Partners in Crime (1929) – Agatha Christie

Tommy and Tuppence, who quickly became one of my favourite creations of Agatha Christie, first introduced in The Secret Adversary, are back in this collection of short stories, that are interconnected, as the married couple take on a number of cases.

A Fairy in the Flat opens the book and reveals that Tommy is working for the Secret Service (from a desk), while Tuppence yearns for some excitement. Moments after this declaration, Tommy’s boss shows up, suggests a temporary leave *wink wink* so they can take over a detective agency where there are a series of mysteries afoot as his boss outlines for the pair.

The stories were published individually and gathered into this collection, and apparently, some of them, are meant to parody authors of the time. The pair dive into the casework with…

A Pot of Tea sees the pair taking on their first case, something that Tuppence has her hand in because she’s figured it’s easier to solve the mystery if she creates it in the first place (and playing matchmaker at the same time).

The Affair of the Pink Pearl is a two chapter story that involves a missing pearl, a romance between classes, and a suspicious house guest. Tommy and Tuppence trade banter and come at the case from different angles both intent on finding the truth.

The Adventure of the Sinister Stranger is another two chapter tale that ties into the main story, having to do with blue letters and the number sixteen. The pair find themselves in trouble when Tommy is seized by a false officer of the law, but the pair’s knowledge of the detective classics will let them save the day and outwit the villains.

Finessing the King/The Gentleman Dressed in Newspaper is another two chapter story that sees Tommy and Tuppence investigating a murder that occurs in a club holding a fancy dress party. The evidence points to an affair of the heart and a killer dressed as a character from Through the Looking Glass.

The Case of the Missing Lady sees Tommy playing at Sherlock as the pair head off to find an explorer’s missing fiancé. Hiding the violin Tuppence and Tommy follow the clues to a very funny conclusion. I laughed aloud at this one.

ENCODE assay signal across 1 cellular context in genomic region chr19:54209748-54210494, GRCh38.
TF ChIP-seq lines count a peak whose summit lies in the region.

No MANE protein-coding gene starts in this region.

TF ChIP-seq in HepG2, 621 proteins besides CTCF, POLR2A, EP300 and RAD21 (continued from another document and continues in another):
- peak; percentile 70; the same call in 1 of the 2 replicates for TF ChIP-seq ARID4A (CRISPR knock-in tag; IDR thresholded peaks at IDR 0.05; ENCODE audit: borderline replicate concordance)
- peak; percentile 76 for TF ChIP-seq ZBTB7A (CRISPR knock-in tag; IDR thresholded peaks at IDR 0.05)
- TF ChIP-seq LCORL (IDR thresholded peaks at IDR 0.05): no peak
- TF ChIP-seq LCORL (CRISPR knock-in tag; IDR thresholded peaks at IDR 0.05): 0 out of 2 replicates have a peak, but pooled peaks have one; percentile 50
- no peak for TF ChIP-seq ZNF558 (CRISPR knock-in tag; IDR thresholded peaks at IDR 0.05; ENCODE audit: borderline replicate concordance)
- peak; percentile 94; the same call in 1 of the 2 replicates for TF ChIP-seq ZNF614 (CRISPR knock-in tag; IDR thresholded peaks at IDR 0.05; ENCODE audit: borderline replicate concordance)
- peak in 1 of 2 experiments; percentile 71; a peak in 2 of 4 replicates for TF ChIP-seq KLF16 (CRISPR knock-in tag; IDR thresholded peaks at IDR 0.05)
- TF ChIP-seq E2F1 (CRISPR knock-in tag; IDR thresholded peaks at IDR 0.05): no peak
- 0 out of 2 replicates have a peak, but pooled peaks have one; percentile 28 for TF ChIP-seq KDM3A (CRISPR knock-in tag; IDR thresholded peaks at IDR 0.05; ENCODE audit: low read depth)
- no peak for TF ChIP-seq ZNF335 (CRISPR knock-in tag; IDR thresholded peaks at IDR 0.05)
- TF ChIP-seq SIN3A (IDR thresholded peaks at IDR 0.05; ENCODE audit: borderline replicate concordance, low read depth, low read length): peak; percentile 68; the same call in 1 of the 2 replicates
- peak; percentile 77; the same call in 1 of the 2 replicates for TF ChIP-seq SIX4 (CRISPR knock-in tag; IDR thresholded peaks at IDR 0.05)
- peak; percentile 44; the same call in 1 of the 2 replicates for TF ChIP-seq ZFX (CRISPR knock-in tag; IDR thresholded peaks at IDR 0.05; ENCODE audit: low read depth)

Blindman’s Buff is a quick and entertaining tale that plays like part of a mystery serial. While Tommy plays at being a blind detective and attempts to amaze Tuppence with his ‘heightened awareness’ he runs afoul of a man set on causing trouble for the young investigator.

The Man in the Mist sees murder most foul cross paths with Tommy and Tuppence. Tommy digs into disguises for this story, dressed as a priest and meets up with the most beautiful (and rumour has it, stupidest) actress in England. But she doesn’t deserve the fate that befalls her. Can the duo suss it out?

The Crackler puts the duo on the trail of a counterfeiting ring at the behest of Scotland Yard and its dangerous work; gambling, drinking and dangerous threats abound. This one was another of sheer delight and just reminds me of how fun a mystery adventure can be.

The Sunningdale Mystery has the pair figuring out a murder case over a meal on a diner. Sorting it all, laying out all the facts and coming to the conclusion of who is really responsible and why.

The House of the Lurking Death has the pair investigating a mysterious case of poisoning that is further complicates when their prime suspect is murdered as well. All of these stories are just a joyous romp and I love Tommy and Tuppence so much after one novel and a collection of short stories.

The Unbreakable Alibi has the pair investigating two completely true stories to figure out how a young woman could be in two places at once with the wager of her heart hanging in the balance. Will love and good detective work prevail?

The Clergyman’s Daughter/The Red House is set at Christmas and told over two chapters. The duo find themselves investigating a house with strange happenings and interested buyers amid rumours of a treasure. Can Tommy and Tuppence find it and let the Clergyman’s Daughter follow her heart?

The Ambassador’s Boots causes a furor for Tommy and Tuppence as they investigate a case of swapped luggage, and find themselves menaced by thugs who are working to keep something secret and using diplomatic channels to do it.

The Man Who Was No. 16 is the final tale and brings us full circle as the duo go after the spy referred to only as 16, and possibly come across more than they can handle – Tuppence is kidnapped, and 16 is a master of disguise. Will they resolve this last mystery and step away from being detectives once and for all?

Happily they will make a couple of more appearances in Christie’s writings, because as much as I enjoy Poirot, I adore Tommy and Tuppence, and this was a ripping ride that I enjoyed every part of. There wasn’t a weak story to be had, and travelling with this pair of detectives is a real joy.

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